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33 Days Until The Fiscal Cliff; Obama Hosting Romney For Lunch; U.S. Embassy In Cairo Closed; Rice Faces Republican Critics; Two Winning Tickets In Powerball Jackpot; Palestinians Seek Upgrade at U.N.

Aired November 29, 2012 - 06:00   ET


CHRISTINE ROMANS, CNN ANCHOR: Suddenly rich. So far, we know of two winning tickets for that record-breaking Powerball jackpot.

ZORAIDA SAMBOLIN: lunch date, Mitt Romney heading to the White House today to meet with President Obama.

ROMANS: And look at this. Only in New York. A zebra hot on the heels of a pony in the last place you might expect to see, New York City.


SAMBOLIN: -- hot on the heels of a pony, but OK.

ROMANS: There you go. Good morning. Welcome to EARLY START, everyone. I'm Christine Romans.

SAMBOLIN: And I'm Zoraida Sambolin. John Berman is hosting "STARTING POINT." That is coming up at 7 a.m. It is now 6 a.m. in the east.

ROMANS: All right, first happening right now in Egypt, the U.S. Embassy in Cairo is closed. No one is being allowed in or out of the embassy right now. Embassy officials say the entrance is blocked by protesters as clashes erupt nearby.

Massive demonstrations there against President Morsi have threatened the young, new government after a degree last week that extended his powers to a very uneasy level for many Egyptians.

So the U.S. government warning people Americans in Cairo, if they are going to the embassy for business, please don't. No one is going in or out of the American embassy in Cairo right now.

SAMBOLIN: And also this morning, finding a way to steer clear of the fiscal cliff. Treasury Secretary Tim Geithner, the president's chief fiscal cliff negotiator meeting today with congressional leaders to get the negotiations moving hopefully.

There is no time to waste because there are just 33 days left to get a deal done. Congress, listen to this, breaks for the holidays in just 15 days. White House correspondent, Dan Lothian, is live from Washington this morning. It's nice to see you, Dan. So the clock is ticking away.

DAN LOTHIAN, CNN WHITE HOUSE CORRESPONDENT: It is and you know, after the first meeting that the president had with lawmakers just before he went to Southeast Asia the lawmakers on both sides were optimistic that a deal could get done.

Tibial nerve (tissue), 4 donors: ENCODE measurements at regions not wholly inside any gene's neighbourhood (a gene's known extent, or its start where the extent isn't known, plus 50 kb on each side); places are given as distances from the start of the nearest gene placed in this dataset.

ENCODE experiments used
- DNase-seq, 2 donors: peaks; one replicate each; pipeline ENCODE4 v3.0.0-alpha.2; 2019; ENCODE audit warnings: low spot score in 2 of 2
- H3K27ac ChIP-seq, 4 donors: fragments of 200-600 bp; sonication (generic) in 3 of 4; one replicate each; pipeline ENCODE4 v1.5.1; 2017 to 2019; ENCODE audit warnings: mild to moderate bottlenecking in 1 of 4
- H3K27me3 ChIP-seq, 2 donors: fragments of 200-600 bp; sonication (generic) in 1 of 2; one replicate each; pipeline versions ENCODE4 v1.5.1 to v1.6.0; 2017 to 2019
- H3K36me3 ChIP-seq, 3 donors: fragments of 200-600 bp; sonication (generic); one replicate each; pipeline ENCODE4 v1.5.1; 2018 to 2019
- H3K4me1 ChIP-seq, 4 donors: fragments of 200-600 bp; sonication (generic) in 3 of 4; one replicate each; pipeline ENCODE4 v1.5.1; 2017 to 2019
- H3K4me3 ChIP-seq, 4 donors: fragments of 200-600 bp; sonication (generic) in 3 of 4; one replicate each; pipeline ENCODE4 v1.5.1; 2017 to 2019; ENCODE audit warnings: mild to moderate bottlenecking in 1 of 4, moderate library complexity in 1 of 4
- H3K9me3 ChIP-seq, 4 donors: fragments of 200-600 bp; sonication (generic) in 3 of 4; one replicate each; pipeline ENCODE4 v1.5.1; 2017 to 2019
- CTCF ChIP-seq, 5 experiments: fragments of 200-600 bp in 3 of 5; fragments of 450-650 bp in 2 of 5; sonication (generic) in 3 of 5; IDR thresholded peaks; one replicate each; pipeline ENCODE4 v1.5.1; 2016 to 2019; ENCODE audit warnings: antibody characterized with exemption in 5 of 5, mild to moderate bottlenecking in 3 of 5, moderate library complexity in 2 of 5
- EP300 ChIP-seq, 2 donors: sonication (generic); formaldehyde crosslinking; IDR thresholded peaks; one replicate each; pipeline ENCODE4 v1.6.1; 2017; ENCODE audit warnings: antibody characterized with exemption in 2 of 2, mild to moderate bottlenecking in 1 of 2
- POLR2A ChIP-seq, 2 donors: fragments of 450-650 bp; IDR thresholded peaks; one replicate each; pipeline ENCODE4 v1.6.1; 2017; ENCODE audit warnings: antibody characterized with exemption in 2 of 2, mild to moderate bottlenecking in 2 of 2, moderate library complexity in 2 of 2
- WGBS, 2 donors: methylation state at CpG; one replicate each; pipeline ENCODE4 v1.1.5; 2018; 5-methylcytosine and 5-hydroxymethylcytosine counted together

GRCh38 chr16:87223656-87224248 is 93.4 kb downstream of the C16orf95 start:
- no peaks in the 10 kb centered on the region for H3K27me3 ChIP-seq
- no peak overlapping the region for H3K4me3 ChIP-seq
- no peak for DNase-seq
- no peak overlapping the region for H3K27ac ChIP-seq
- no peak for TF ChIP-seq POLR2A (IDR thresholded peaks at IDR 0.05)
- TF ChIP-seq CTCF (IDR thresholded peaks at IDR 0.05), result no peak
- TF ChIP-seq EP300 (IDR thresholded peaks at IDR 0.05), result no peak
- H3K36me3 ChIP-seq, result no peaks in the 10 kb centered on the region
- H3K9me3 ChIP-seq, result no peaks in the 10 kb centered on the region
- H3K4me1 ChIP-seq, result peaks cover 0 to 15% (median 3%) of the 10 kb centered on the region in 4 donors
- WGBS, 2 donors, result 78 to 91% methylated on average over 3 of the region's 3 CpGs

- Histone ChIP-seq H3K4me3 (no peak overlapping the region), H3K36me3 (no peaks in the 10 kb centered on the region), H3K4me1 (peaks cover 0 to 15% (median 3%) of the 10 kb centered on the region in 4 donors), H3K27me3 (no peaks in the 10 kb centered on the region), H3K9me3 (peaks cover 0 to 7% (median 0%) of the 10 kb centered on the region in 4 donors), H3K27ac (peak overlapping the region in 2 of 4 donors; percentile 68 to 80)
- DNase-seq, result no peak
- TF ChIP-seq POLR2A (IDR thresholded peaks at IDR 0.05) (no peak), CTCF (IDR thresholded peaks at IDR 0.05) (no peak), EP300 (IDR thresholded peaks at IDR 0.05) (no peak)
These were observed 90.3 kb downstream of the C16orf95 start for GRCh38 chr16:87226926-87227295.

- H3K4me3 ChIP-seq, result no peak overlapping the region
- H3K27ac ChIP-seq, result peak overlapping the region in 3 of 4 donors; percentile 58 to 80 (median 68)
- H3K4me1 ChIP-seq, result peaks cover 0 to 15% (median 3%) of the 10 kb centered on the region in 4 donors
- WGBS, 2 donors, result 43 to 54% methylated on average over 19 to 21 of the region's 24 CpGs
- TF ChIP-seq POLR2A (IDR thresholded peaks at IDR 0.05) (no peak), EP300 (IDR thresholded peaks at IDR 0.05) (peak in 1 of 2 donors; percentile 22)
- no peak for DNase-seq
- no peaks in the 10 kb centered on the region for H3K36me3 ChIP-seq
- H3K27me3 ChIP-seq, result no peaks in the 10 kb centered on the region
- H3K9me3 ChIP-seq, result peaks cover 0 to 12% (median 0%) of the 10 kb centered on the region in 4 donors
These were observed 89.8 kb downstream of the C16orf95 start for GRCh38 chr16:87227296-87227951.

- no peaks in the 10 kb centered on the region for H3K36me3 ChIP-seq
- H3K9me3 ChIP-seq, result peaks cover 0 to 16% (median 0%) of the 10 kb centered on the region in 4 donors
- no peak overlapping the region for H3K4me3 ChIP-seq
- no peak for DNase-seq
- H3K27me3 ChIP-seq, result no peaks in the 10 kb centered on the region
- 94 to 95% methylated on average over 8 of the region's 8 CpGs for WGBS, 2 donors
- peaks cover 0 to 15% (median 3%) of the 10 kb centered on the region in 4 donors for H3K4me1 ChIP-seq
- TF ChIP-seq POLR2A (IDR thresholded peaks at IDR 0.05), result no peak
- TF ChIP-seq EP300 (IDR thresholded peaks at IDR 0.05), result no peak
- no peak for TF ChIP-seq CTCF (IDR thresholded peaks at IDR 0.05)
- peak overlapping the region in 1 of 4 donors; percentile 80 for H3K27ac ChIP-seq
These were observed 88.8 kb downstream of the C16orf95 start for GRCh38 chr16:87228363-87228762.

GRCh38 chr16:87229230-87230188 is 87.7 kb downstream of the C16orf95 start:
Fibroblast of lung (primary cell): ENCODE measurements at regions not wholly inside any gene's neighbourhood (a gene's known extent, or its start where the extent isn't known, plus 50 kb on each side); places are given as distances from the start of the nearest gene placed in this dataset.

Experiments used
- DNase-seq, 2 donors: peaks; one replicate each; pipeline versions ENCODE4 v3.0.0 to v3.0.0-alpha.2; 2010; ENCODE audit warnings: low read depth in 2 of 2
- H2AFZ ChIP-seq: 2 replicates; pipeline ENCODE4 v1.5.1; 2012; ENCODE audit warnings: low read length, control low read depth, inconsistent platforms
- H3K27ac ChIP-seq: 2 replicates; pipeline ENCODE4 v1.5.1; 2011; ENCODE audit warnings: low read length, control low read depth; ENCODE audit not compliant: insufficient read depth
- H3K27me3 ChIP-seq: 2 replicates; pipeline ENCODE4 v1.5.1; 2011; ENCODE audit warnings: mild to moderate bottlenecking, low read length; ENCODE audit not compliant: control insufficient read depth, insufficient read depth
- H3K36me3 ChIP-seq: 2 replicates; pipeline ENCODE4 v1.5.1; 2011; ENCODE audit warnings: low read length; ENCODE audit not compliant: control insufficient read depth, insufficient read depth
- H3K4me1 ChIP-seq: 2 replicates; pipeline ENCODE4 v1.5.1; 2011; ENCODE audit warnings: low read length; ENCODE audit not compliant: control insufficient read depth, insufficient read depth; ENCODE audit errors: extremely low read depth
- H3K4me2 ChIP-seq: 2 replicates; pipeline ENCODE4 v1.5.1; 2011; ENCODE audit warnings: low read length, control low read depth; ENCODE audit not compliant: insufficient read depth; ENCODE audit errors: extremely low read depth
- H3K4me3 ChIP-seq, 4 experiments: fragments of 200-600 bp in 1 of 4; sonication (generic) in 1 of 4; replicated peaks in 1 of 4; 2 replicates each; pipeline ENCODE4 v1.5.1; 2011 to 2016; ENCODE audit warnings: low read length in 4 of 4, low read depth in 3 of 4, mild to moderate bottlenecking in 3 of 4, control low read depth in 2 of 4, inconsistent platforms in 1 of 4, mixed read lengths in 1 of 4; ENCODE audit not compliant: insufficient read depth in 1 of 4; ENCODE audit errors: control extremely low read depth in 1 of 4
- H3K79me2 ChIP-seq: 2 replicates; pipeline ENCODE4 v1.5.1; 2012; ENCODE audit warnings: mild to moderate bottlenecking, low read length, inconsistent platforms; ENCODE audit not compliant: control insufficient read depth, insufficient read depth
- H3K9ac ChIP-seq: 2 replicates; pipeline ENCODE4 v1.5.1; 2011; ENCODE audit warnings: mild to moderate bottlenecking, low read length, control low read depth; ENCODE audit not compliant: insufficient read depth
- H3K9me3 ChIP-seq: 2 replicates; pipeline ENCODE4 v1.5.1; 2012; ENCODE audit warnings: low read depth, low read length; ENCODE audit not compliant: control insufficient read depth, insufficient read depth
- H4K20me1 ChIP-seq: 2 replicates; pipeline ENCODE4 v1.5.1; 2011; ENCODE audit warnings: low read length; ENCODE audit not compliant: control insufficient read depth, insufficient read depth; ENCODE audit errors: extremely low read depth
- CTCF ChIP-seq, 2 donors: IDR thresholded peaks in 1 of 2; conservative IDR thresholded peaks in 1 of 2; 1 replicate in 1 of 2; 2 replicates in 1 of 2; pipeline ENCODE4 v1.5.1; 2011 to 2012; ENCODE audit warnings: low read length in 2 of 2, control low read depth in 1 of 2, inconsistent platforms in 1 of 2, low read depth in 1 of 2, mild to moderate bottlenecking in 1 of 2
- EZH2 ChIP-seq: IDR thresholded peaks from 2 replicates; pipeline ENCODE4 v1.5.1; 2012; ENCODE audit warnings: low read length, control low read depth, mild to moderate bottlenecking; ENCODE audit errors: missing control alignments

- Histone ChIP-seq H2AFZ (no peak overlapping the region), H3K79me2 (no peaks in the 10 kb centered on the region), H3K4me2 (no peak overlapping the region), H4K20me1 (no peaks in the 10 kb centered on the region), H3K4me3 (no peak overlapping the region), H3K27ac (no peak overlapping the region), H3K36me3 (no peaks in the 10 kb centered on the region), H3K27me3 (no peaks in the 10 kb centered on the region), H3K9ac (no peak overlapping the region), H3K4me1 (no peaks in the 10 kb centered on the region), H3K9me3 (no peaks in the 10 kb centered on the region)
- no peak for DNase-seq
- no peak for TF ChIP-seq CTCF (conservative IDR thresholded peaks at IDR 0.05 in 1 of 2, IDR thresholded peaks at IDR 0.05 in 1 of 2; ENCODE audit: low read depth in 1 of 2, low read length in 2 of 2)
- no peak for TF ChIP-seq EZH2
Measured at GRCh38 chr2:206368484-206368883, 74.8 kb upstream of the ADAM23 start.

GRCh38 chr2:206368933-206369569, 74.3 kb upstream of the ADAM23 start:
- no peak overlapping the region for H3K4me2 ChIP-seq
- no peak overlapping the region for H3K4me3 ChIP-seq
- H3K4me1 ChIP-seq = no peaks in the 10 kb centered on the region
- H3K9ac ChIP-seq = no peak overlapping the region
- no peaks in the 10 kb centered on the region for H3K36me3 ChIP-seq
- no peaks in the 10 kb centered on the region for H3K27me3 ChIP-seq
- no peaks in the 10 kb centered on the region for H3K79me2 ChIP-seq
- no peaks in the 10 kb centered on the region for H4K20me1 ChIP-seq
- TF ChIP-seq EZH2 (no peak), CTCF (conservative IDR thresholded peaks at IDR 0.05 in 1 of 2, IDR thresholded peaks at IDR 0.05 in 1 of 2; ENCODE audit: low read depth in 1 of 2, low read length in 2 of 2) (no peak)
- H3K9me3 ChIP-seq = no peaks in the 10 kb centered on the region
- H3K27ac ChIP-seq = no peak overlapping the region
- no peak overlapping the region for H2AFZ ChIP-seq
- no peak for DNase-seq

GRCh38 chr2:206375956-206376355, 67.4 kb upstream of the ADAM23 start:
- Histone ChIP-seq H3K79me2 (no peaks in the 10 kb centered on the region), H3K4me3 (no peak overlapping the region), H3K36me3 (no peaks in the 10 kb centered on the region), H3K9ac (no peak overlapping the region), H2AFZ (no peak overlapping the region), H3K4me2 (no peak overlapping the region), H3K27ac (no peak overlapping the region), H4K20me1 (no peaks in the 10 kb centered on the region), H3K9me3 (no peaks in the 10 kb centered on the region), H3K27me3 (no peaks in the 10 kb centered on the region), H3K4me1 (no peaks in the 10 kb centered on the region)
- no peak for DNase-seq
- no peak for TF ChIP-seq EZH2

Now you are hearing some very pessimistic as the clock does wind down. So you see the president out there really pushing this Bush era tax cut extension for middle class Americans. The White House doesn't believe that this is the comprehensive solution, but they do believe that it is part of the solution.

So the president is reaching out to small business owners at the White House sitting down with top CEOs yesterday. He will be headed to Pennsylvania tomorrow and then you also saw him at the White House yesterday with middle class Americans.

Who had e-mailed to the White House about how they would be impacted if the middle class tax cuts were not extended for them, the president though sounding optimistic that this deal can get done.


BARACK OBAMA, PRESIDENT OF THE UNITED STATES: Our ultimate goal is an agreement that gets our long-term deficit under control in a way that's fair and balanced. That kind of agreement would be good for our businesses, good for our economy.

It would be good for our children's future. I believe both parties can agree on a framework that does that in the coming weeks. In fact, my hope is to get this done before Christmas.


LOTHIAN: Now Americans are divided as to what the solution should be to reach some sort of agreement on the fiscal cliff. Take a look at this ABC News/"Washington Post" survey that says 60 percent of Americans support raising taxes on the wealthy, 37 percent oppose it.

What about the issue of perhaps reducing deductions? Well, 44 percent say they support it, 49 percent say they oppose it. So Americans, much like lawmakers, they want a solution to this problem, but clearly divided on how to get there.